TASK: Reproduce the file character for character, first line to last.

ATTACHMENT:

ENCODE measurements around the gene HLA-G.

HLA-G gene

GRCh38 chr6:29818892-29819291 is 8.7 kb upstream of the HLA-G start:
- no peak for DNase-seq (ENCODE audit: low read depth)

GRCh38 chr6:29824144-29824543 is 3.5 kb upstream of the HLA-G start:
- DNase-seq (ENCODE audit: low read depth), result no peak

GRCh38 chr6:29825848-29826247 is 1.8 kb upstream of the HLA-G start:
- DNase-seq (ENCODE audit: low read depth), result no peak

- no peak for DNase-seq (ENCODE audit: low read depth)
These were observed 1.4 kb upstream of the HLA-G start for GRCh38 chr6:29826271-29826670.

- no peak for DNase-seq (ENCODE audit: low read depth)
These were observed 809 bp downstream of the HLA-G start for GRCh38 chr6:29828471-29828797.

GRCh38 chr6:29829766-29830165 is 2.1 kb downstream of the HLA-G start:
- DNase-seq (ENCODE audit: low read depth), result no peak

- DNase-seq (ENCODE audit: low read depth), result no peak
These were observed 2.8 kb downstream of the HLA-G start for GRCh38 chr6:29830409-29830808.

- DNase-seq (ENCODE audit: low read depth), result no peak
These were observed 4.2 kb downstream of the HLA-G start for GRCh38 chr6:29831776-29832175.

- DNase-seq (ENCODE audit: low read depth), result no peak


ENCODE measurements around the gene HLA-G.

HLA-G gene

GRCh38 chr6:29818892-29819291 is 8.7 kb upstream of the HLA-G start:
- no peak for DNase-seq (ENCODE audit: low read depth)

GRCh38 chr6:29824144-29824543 is 3.5 kb upstream of the HLA-G start:
- DNase-seq (ENCODE audit: low read depth), result no peak

GRCh38 chr6:29825848-29826247 is 1.8 kb upstream of the HLA-G start:
- DNase-seq (ENCODE audit: low read depth), result no peak

- no peak for DNase-seq (ENCODE audit: low read depth)
These were observed 1.4 kb upstream of the HLA-G start for GRCh38 chr6:29826271-29826670.

- no peak for DNase-seq (ENCODE audit: low read depth)
These were observed 809 bp downstream of the HLA-G start for GRCh38 chr6:29828471-29828797.

GRCh38 chr6:29829766-29830165 is 2.1 kb downstream of the HLA-G start:
- DNase-seq (ENCODE audit: low read depth), result no peak

- DNase-seq (ENCODE audit: low read depth), result no peak
These were observed 2.8 kb downstream of the HLA-G start for GRCh38 chr6:29830409-29830808.

- DNase-seq (ENCODE audit: low read depth), result no peak
These were observed 4.2 kb downstream of the HLA-G start for GRCh38 chr6:29831776-29832175.

- DNase-seq (ENCODE audit: low read depth), result no peak